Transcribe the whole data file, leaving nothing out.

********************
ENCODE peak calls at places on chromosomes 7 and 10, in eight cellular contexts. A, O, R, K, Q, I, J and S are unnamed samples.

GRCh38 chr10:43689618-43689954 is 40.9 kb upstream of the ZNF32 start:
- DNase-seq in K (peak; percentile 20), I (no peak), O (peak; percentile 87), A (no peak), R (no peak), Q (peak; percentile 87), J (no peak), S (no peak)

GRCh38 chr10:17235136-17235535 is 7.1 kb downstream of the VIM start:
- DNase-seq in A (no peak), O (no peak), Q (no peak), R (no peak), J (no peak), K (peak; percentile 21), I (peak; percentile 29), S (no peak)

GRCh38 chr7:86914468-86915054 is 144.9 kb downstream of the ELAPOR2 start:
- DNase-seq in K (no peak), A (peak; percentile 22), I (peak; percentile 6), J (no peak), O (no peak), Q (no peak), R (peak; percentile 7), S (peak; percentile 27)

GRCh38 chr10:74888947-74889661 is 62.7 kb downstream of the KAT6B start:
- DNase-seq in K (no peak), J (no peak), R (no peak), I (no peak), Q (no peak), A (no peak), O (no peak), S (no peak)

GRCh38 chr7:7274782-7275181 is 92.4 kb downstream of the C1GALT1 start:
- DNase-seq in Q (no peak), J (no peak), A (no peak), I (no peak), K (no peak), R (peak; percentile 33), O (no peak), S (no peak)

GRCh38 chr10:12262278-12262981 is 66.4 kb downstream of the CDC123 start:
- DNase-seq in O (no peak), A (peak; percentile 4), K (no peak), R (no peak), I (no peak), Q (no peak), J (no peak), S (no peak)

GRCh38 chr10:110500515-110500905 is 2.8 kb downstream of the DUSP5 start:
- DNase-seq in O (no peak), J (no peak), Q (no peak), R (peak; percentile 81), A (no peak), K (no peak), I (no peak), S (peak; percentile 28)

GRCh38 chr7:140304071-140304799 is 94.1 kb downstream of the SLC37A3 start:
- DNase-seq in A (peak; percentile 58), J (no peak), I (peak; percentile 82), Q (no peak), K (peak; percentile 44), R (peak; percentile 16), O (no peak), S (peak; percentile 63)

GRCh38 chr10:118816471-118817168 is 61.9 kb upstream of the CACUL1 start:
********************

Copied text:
ENCODE peak calls at places on chromosomes 7 and 10, in eight cellular contexts. A, O, R, K, Q, I, J and S are unnamed samples.

GRCh38 chr10:43689618-43689954 is 40.9 kb upstream of the ZNF32 start:
- DNase-seq in K (peak; percentile 20), I (no peak), O (peak; percentile 87), A (no peak), R (no peak), Q (peak; percentile 87), J (no peak), S (no peak)

GRCh38 chr10:17235136-17235535 is 7.1 kb downstream of the VIM start:
- DNase-seq in A (no peak), O (no peak), Q (no peak), R (no peak), J (no peak), K (peak; percentile 21), I (peak; percentile 29), S (no peak)

GRCh38 chr7:86914468-86915054 is 144.9 kb downstream of the ELAPOR2 start:
- DNase-seq in K (no peak), A (peak; percentile 22), I (peak; percentile 6), J (no peak), O (no peak), Q (no peak), R (peak; percentile 7), S (peak; percentile 27)

GRCh38 chr10:74888947-74889661 is 62.7 kb downstream of the KAT6B start:
- DNase-seq in K (no peak), J (no peak), R (no peak), I (no peak), Q (no peak), A (no peak), O (no peak), S (no peak)

GRCh38 chr7:7274782-7275181 is 92.4 kb downstream of the C1GALT1 start:
- DNase-seq in Q (no peak), J (no peak), A (no peak), I (no peak), K (no peak), R (peak; percentile 33), O (no peak), S (no peak)

GRCh38 chr10:12262278-12262981 is 66.4 kb downstream of the CDC123 start:
- DNase-seq in O (no peak), A (peak; percentile 4), K (no peak), R (no peak), I (no peak), Q (no peak), J (no peak), S (no peak)

GRCh38 chr10:110500515-110500905 is 2.8 kb downstream of the DUSP5 start:
- DNase-seq in O (no peak), J (no peak), Q (no peak), R (peak; percentile 81), A (no peak), K (no peak), I (no peak), S (peak; percentile 28)

GRCh38 chr7:140304071-140304799 is 94.1 kb downstream of the SLC37A3 start:
- DNase-seq in A (peak; percentile 58), J (no peak), I (peak; percentile 82), Q (no peak), K (peak; percentile 44), R (peak; percentile 16), O (no peak), S (peak; percentile 63)

GRCh38 chr10:118816471-118817168 is 61.9 kb upstream of the CACUL1 start: